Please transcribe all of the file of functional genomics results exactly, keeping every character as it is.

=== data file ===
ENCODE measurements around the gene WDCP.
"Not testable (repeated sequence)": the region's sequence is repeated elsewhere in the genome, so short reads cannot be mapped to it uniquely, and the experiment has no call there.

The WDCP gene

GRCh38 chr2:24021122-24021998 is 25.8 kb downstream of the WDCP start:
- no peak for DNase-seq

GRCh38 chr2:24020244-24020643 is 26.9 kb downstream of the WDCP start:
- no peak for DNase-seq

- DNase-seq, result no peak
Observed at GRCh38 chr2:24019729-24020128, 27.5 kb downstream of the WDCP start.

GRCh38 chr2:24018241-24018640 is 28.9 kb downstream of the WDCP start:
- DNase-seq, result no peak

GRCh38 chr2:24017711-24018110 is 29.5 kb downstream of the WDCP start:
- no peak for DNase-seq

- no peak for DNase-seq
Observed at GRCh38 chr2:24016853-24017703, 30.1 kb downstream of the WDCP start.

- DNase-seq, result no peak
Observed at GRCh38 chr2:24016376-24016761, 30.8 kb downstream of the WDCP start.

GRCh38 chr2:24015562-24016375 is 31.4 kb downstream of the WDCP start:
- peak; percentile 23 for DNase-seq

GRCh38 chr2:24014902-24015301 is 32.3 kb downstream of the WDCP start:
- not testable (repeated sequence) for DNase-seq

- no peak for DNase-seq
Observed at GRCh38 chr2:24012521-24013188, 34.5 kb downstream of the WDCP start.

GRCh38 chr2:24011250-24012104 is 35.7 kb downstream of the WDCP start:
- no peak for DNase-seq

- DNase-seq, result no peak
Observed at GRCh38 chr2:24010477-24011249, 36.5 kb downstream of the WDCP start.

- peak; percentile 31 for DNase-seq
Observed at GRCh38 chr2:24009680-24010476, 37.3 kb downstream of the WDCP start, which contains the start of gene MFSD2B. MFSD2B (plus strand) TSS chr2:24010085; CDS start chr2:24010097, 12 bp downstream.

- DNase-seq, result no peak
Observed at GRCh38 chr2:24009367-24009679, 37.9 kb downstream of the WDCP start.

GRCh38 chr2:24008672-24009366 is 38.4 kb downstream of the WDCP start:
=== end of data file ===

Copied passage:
ENCODE measurements around the gene WDCP.
"Not testable (repeated sequence)": the region's sequence is repeated elsewhere in the genome, so short reads cannot be mapped to it uniquely, and the experiment has no call there.

The WDCP gene

GRCh38 chr2:24021122-24021998 is 25.8 kb downstream of the WDCP start:
- no peak for DNase-seq

GRCh38 chr2:24020244-24020643 is 26.9 kb downstream of the WDCP start:
- no peak for DNase-seq

- DNase-seq, result no peak
Observed at GRCh38 chr2:24019729-24020128, 27.5 kb downstream of the WDCP start.

GRCh38 chr2:24018241-24018640 is 28.9 kb downstream of the WDCP start:
- DNase-seq, result no peak

GRCh38 chr2:24017711-24018110 is 29.5 kb downstream of the WDCP start:
- no peak for DNase-seq

- no peak for DNase-seq
Observed at GRCh38 chr2:24016853-24017703, 30.1 kb downstream of the WDCP start.

- DNase-seq, result no peak
Observed at GRCh38 chr2:24016376-24016761, 30.8 kb downstream of the WDCP start.

GRCh38 chr2:24015562-24016375 is 31.4 kb downstream of the WDCP start:
- peak; percentile 23 for DNase-seq

GRCh38 chr2:24014902-24015301 is 32.3 kb downstream of the WDCP start:
- not testable (repeated sequence) for DNase-seq

- no peak for DNase-seq
Observed at GRCh38 chr2:24012521-24013188, 34.5 kb downstream of the WDCP start.

GRCh38 chr2:24011250-24012104 is 35.7 kb downstream of the WDCP start:
- no peak for DNase-seq

- DNase-seq, result no peak
Observed at GRCh38 chr2:24010477-24011249, 36.5 kb downstream of the WDCP start.

- peak; percentile 31 for DNase-seq
Observed at GRCh38 chr2:24009680-24010476, 37.3 kb downstream of the WDCP start, which contains the start of gene MFSD2B. MFSD2B (plus strand) TSS chr2:24010085; CDS start chr2:24010097, 12 bp downstream.

- DNase-seq, result no peak
Observed at GRCh38 chr2:24009367-24009679, 37.9 kb downstream of the WDCP start.

GRCh38 chr2:24008672-24009366 is 38.4 kb downstream of the WDCP start: